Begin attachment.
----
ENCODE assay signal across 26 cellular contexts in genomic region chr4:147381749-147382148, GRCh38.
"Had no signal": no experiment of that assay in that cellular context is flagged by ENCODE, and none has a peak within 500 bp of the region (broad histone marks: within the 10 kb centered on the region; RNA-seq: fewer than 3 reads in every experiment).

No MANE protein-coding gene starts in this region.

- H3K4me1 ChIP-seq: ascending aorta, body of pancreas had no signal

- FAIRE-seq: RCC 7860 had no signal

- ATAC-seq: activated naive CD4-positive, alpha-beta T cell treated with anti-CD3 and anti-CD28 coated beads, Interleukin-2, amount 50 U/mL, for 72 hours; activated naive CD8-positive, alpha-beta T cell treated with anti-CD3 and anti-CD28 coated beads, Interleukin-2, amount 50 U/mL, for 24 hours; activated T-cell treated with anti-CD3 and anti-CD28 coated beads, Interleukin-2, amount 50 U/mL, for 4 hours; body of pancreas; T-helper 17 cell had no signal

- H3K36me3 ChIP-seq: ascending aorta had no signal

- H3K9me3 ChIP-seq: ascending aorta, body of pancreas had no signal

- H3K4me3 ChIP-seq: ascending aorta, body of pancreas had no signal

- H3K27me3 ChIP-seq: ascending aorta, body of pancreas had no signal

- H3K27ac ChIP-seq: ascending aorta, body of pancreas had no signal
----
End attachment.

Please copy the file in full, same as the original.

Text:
ENCODE assay signal across 26 cellular contexts in genomic region chr4:147381749-147382148, GRCh38.
"Had no signal": no experiment of that assay in that cellular context is flagged by ENCODE, and none has a peak within 500 bp of the region (broad histone marks: within the 10 kb centered on the region; RNA-seq: fewer than 3 reads in every experiment).

No MANE protein-coding gene starts in this region.

- H3K4me1 ChIP-seq: ascending aorta, body of pancreas had no signal

- FAIRE-seq: RCC 7860 had no signal

- ATAC-seq: activated naive CD4-positive, alpha-beta T cell treated with anti-CD3 and anti-CD28 coated beads, Interleukin-2, amount 50 U/mL, for 72 hours; activated naive CD8-positive, alpha-beta T cell treated with anti-CD3 and anti-CD28 coated beads, Interleukin-2, amount 50 U/mL, for 24 hours; activated T-cell treated with anti-CD3 and anti-CD28 coated beads, Interleukin-2, amount 50 U/mL, for 4 hours; body of pancreas; T-helper 17 cell had no signal

- H3K36me3 ChIP-seq: ascending aorta had no signal

- H3K9me3 ChIP-seq: ascending aorta, body of pancreas had no signal

- H3K4me3 ChIP-seq: ascending aorta, body of pancreas had no signal

- H3K27me3 ChIP-seq: ascending aorta, body of pancreas had no signal

- H3K27ac ChIP-seq: ascending aorta, body of pancreas had no signal